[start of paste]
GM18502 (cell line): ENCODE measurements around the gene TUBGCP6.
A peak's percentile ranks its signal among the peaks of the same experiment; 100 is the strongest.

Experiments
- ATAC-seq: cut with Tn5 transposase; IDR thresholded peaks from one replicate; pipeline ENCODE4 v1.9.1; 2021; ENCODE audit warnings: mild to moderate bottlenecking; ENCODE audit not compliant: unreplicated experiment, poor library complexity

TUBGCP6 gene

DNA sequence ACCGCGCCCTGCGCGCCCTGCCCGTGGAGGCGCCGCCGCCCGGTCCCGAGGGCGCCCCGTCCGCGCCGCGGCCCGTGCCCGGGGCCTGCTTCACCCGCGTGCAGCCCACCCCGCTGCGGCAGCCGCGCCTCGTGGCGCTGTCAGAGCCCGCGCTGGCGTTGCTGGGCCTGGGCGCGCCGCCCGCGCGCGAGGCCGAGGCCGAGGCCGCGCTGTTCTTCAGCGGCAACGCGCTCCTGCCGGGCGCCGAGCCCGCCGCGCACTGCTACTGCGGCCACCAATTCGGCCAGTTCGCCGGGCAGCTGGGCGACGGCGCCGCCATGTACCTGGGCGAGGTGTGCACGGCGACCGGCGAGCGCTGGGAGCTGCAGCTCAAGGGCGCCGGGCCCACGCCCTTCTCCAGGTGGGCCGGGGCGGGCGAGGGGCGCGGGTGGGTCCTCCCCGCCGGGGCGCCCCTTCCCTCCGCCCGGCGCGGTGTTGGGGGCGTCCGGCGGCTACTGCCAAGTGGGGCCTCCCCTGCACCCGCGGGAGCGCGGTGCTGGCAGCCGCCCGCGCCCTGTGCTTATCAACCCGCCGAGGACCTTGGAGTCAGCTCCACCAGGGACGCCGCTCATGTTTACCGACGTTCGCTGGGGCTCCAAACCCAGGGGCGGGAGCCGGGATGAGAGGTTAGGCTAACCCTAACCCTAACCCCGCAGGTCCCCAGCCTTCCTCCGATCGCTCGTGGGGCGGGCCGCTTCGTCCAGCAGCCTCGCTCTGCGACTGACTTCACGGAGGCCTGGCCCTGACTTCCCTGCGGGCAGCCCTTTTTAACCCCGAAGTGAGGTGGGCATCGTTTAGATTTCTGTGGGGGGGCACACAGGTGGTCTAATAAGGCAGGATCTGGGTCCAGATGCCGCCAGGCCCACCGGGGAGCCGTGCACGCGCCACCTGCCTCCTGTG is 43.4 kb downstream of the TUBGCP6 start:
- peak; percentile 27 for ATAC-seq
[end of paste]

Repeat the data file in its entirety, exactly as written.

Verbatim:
GM18502 (cell line): ENCODE measurements around the gene TUBGCP6.
A peak's percentile ranks its signal among the peaks of the same experiment; 100 is the strongest.

Experiments
- ATAC-seq: cut with Tn5 transposase; IDR thresholded peaks from one replicate; pipeline ENCODE4 v1.9.1; 2021; ENCODE audit warnings: mild to moderate bottlenecking; ENCODE audit not compliant: unreplicated experiment, poor library complexity

TUBGCP6 gene

DNA sequence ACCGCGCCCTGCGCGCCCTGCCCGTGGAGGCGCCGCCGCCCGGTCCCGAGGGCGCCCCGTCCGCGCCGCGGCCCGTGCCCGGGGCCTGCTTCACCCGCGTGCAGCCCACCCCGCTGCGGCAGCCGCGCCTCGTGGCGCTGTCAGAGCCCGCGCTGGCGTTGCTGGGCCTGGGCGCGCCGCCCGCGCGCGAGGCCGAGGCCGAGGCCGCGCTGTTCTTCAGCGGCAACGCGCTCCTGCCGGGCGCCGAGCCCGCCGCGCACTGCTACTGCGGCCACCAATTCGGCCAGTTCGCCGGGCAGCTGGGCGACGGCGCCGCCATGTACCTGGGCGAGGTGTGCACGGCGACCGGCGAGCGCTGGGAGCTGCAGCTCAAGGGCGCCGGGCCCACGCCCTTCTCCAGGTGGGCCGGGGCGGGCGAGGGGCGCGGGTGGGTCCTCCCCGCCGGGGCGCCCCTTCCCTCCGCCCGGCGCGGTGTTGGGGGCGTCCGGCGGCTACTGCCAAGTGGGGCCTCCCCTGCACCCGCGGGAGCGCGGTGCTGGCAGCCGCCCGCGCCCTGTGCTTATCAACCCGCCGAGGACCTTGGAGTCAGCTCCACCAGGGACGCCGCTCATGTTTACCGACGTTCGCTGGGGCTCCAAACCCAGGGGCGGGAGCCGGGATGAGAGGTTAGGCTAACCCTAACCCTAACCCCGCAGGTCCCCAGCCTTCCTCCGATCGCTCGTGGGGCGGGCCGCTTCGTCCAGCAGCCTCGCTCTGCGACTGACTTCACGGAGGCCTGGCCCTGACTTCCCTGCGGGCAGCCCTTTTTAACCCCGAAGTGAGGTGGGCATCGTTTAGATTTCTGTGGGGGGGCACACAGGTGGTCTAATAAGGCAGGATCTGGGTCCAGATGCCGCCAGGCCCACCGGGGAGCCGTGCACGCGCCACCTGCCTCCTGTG is 43.4 kb downstream of the TUBGCP6 start:
- peak; percentile 27 for ATAC-seq